Tulsa Church Leaders Discuss Preventive Strategies For Traumatic Events
Thursday, December 16th 1999, 12:00 am
News On 6
A group of Tulsa church leaders met Thursday to examine trends and learn lessons from school shootings and other traumatic events. They focused on preventive strategies and dealing with the aftermath of tragic events.
Long before shots were fired in Fort Gibson, there might have been clues that predicted the incident would happen. There was time for the community to plan. Joe Williams, one of the chaplains for the Federal Bureau of Investigation, told the group that planning was key. "If people today are unprepared for what could happen in our communities, it's plain simple denial - it can't happen here,â€ he said. â€œIt can happen here."
A local group of Baptist pastors and church counselors are planning for disaster. Whether it's a school shooting or other crisis, they might be called upon to administer emotional first aid. "People are always going to ask why?,â€ said Midwest City Fire Department chaplain Chuck McDade. â€œAnd whether they voice it or not, they are ultimately asking God, Why did you allow this to happen? 'Why did you allow this to take place?'"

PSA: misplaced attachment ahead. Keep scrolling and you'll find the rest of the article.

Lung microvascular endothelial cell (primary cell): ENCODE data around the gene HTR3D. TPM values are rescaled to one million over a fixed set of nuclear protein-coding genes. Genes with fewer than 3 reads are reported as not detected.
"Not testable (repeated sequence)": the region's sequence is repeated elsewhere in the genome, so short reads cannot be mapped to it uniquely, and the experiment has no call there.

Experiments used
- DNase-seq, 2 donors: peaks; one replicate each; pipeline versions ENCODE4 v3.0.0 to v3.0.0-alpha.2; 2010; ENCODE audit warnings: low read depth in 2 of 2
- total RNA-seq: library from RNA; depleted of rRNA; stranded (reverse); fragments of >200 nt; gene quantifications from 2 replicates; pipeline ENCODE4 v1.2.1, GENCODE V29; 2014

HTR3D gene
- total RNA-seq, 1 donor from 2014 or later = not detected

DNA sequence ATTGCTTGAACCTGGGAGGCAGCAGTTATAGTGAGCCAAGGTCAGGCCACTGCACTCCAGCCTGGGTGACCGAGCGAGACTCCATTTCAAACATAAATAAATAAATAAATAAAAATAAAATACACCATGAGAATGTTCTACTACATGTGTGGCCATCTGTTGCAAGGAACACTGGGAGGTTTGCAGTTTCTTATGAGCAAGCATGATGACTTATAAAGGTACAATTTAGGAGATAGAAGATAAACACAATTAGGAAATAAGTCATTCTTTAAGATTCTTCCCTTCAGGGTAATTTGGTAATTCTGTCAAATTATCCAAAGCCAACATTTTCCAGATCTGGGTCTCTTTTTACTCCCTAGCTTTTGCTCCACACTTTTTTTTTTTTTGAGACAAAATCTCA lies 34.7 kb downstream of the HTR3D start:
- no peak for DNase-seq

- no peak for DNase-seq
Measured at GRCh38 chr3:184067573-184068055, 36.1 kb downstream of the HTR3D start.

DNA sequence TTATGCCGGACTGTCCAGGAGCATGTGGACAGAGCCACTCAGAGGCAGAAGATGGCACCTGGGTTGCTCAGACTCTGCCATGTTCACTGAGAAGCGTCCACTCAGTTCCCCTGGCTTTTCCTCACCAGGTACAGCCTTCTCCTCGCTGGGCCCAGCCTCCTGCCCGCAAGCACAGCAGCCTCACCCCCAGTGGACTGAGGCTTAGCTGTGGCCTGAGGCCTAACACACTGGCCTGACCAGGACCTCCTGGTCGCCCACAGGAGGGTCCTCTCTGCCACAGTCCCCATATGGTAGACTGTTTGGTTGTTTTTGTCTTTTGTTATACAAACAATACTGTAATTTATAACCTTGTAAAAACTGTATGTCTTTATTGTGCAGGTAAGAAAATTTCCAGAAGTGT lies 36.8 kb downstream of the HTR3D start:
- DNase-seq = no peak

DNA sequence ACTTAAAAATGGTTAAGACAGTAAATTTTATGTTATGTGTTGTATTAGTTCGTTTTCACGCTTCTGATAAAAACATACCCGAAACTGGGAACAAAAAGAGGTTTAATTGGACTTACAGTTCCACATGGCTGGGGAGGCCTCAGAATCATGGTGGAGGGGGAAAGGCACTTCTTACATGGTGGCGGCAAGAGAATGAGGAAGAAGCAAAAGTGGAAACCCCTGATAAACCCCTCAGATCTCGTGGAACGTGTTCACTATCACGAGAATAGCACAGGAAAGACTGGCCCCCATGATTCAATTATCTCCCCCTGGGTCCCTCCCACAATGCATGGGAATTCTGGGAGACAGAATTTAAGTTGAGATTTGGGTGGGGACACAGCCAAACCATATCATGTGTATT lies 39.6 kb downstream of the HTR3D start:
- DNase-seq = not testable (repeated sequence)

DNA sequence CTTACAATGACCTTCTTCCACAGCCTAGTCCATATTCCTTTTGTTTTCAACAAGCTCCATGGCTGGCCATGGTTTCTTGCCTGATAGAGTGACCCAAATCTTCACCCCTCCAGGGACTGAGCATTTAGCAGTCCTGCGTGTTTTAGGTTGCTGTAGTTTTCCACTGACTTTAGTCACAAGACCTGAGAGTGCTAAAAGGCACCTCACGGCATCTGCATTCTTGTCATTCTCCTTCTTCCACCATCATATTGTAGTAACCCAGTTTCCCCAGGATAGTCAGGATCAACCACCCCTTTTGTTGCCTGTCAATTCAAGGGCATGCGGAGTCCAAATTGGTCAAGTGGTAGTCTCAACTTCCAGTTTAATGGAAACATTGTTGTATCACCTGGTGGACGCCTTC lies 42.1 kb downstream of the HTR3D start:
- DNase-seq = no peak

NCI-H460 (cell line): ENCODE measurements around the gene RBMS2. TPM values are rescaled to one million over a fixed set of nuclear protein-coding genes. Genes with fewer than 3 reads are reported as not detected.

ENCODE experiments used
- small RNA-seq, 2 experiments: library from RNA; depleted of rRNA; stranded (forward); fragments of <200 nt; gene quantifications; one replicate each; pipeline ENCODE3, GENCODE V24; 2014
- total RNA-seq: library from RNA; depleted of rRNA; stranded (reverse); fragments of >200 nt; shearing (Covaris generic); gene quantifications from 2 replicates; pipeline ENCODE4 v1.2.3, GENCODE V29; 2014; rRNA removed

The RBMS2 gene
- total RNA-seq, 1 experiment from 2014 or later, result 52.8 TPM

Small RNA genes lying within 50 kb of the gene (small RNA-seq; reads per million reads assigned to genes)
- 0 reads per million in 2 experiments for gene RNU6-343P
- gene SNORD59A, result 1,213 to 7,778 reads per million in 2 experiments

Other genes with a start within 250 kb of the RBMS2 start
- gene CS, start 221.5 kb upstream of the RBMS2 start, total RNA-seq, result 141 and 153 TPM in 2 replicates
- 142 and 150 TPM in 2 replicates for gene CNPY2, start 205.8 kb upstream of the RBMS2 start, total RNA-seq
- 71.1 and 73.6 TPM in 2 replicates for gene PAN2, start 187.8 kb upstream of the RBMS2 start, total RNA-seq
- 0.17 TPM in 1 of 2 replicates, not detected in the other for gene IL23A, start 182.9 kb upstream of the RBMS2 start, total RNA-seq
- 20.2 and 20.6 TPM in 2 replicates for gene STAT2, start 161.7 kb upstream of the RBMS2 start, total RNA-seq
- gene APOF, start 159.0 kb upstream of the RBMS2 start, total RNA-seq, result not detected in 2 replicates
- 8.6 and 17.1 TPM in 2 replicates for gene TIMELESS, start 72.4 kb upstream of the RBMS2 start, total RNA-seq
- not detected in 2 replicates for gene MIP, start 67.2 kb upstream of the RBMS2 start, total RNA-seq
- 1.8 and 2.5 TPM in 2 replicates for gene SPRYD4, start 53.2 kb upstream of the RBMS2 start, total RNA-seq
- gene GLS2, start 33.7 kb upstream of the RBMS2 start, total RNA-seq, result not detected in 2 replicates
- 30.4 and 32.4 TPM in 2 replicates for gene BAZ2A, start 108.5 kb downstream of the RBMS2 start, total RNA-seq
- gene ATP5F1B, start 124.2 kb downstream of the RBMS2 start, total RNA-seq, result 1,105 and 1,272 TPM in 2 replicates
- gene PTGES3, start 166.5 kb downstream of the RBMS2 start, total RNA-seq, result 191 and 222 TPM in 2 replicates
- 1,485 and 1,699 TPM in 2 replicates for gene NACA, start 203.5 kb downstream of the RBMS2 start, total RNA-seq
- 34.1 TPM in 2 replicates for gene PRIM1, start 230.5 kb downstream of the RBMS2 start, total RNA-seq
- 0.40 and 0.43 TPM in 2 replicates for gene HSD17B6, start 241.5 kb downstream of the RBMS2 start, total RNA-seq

The Baptists called in Williams to examine not only how to deal with the aftermath, but how to prevent some acts from happening at all. "We must reach the children,â€ Williams told the group. â€œIf there are people in your youth group, you need to get them to name the people that are ignored by other people. They may dress differently, they may wear their hair differently."
Dr. Lonnie Latham of the Tulsa Metropolitan Baptist Association says the people who feel most disenfranchised are the ones which Baptists and other churches need to reach out to the most. â€œThey're just people wanting to be seen,â€ he said. â€œThey just want to be heard. They want to be loved. â€œInstead of us turning away and saying, 'Those are strange people,' our hearts need to reach out for them."